The new party basically tries to combine the economic policy of LA with the immigration, law and order and EU policy of DPP.

Looking into their economic agenda (which seems to be LA lookalike), but the rest is:

- EEC membership instead of EU
- Only Western immigration, unless very specialized qualifications - sorting by cultural compatability
- Some UN quota refugees, but no to all spontaneous asylum seekers.

Political observers think this will be a bigger problem for the Conservatives than DPP, because Vermund and Seier Christensen dares challenge EU membership (even if they are still a bit iffy, but EEC is the logical consequence of their "only trade arrangement" position) and take the consequence of Papes half-assed flirt with anti-Islamism. Not so sure myself, there is a genuinely "all right wing" segment in DPP hidden behind all the former SDs.

Politics aint fair. Uhrskov is done:

(http://www.pernillevermund.dk/wp-content/uploads/2014/06/10466843_10152213941626687_419206206_n.jpg)

(http://i.ytimg.com/vi/2jY5-A0uobI/hqdefault.jpg)

and once in a while he looks like this:

(https://avisdebat.files.wordpress.com/2011/01/morten-uhrskov-jensen-deadline.jpg?w=400)(http://i.ytimg.com/vi/hZrkaS2lXzQ/hqdefault.jpg)

Danish Pegida folded earlier this year btw, but the members founded an organization called For Frihed (For Freedom), which might be one of the micro orgs going into the Progress Party, which seems to try to become a sort of Unity List (Enhedslisten) for the non-Nazi far right. But I think that will fail - too many nutters in already.


Title: Re: The Great Nordic Thread
Post by: politicus on September 28, 2015, 07:06:55 pm
Other main points:

- Significantly lower taxes and fees. Low income tax credit raised,  tax cuts for high incomes (basically ditch progressive taxation). Social benefits and income transfers only for the very weak (disabled, mentally ill, drug addicts, homeless etc.), not the middle class.
- Rolling back EU-membership. All supranational arrangements to be scrapped - only interstate cooperation (sounds a bit unrealistic - but they might land on EEC).
- Immigrants to be sorted by knowledge and country of origin.
- Temporary border control at times with high migration or security threats.
- Educational system should promote respect for Danish and Western traditions, hard work and the value of individual social responsibility.


Title: Re: The Great Nordic Thread
Post by: DavidB. on September 28, 2015, 10:07:38 pm
So it's basically a mix of LA views on fiscal issues, DPP views on immigration/EU issues and mainstream Danish conservative views on social issues... Seems exactly like the new Dutch VNL party. That will be quite an electoral niche, especially since Liberal Alliance has recently shifted toward more eurosceptical and immigration-critical positions. If successful, this new party might, indeed, hurt the Conservatives, Liberal Alliance, and possibly Venstre more than DPP, it seems to me. But are they actually to the "right" (odd word in this context, but you know what I mean) of DPP on the EU and immigration? Does DPP officially want to leave the EU?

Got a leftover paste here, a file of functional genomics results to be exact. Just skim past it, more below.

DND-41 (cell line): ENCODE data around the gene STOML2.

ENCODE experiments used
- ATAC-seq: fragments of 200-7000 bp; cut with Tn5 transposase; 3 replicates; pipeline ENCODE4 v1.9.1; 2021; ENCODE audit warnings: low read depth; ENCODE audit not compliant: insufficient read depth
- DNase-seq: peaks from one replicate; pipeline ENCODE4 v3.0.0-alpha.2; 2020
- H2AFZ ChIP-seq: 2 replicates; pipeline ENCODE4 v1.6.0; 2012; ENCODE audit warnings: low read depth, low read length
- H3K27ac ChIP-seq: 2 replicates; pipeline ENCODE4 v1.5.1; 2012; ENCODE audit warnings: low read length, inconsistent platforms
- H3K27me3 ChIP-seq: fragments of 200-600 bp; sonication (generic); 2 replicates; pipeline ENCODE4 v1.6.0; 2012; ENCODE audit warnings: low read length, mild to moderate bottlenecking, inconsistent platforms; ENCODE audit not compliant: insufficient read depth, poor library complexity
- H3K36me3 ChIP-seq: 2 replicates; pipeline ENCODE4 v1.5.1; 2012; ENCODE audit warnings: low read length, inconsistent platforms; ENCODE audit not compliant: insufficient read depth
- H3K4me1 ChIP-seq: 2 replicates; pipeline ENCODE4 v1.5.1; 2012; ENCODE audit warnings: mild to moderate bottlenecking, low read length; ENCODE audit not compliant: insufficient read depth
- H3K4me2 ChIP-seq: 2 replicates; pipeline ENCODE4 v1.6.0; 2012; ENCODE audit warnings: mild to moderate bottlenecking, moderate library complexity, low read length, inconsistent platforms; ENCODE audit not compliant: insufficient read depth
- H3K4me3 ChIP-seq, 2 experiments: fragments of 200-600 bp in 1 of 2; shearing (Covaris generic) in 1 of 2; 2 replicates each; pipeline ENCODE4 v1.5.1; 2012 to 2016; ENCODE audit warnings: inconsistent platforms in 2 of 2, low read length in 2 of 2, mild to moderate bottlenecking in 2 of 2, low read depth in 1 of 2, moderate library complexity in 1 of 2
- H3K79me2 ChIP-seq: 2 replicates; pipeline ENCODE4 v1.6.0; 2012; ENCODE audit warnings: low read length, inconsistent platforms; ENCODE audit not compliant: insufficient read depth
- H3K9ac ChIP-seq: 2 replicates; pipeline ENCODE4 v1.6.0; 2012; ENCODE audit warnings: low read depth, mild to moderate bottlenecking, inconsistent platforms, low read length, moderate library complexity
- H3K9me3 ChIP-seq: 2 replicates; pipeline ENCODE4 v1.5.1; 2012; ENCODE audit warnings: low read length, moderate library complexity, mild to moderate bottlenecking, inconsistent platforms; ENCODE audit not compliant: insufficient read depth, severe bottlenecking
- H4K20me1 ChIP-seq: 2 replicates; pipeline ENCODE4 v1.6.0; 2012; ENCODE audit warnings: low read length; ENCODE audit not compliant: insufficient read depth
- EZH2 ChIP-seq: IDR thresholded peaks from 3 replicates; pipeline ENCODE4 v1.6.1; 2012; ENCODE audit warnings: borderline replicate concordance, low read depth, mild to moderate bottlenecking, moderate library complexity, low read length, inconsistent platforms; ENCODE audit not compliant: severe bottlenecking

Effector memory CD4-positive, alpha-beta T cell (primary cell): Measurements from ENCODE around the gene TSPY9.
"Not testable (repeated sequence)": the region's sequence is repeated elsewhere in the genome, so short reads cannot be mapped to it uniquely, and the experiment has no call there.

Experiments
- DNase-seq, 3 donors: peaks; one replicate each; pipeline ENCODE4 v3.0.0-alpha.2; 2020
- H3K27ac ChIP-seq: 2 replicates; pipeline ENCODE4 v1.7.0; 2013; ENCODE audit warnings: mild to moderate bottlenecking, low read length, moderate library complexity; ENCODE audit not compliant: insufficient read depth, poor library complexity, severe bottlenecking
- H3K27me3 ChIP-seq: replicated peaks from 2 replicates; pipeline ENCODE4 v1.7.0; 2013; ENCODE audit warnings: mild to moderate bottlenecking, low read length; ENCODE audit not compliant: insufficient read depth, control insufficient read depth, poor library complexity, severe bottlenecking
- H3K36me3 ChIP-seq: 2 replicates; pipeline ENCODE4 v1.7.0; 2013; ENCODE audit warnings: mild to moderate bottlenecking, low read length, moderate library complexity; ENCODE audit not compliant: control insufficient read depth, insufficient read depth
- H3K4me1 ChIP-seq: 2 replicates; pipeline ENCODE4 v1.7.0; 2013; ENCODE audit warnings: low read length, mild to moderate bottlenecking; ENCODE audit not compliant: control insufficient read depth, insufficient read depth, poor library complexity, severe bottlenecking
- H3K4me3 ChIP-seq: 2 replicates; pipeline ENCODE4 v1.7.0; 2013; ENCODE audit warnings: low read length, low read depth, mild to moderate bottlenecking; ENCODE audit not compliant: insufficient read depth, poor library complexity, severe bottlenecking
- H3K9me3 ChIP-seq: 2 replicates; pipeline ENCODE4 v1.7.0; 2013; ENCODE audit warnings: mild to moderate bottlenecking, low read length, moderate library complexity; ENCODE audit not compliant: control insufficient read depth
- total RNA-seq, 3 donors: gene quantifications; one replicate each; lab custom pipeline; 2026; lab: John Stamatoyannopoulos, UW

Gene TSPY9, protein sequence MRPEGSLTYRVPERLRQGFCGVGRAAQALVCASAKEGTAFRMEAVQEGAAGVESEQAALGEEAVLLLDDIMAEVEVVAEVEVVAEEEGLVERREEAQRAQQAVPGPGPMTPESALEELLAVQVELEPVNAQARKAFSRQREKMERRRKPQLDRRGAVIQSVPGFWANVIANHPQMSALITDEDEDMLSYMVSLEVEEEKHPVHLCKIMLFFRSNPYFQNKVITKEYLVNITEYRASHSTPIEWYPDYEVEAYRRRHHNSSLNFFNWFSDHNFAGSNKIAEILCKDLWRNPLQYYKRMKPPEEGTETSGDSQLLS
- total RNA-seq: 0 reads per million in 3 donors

Title: Re: The Great Nordic Thread
Post by: politicus on September 29, 2015, 08:51:31 am
So it's basically a mix of LA views on fiscal issues, DPP views on immigration/EU issues and mainstream Danish conservative views on social issues... Seems exactly like the new Dutch VNL party. That will be quite an electoral niche, especially since Liberal Alliance has recently shifted toward more eurosceptical and immigration-critical positions. If successful, this new party might, indeed, hurt the Conservatives, Liberal Alliance, and possibly Venstre more than DPP, it seems to me. But are they actually to the "right" (odd word in this context, but you know what I mean) of DPP on the EU and immigration? Does DPP officially want to leave the EU?

I am not convinced it is a small niche. About 12-15% of the population are right wing on everything IMO. A big part of DPP belongs in this segment, but vote for them for lack of alternatives. I wouldn't  be surprised if DPP right wingers (like the Krarup clan - the rev. Søren Krarup and his four daughters + his cousins son Christian Langballe and their Tidehverv movement - search the forum if you don't know them - I have written about them before) and possibly also MEP Morten Messerschmidt (though he has moved a bit left on economics and is likely too fond of being in office) starts jumping ship if this becomes successful.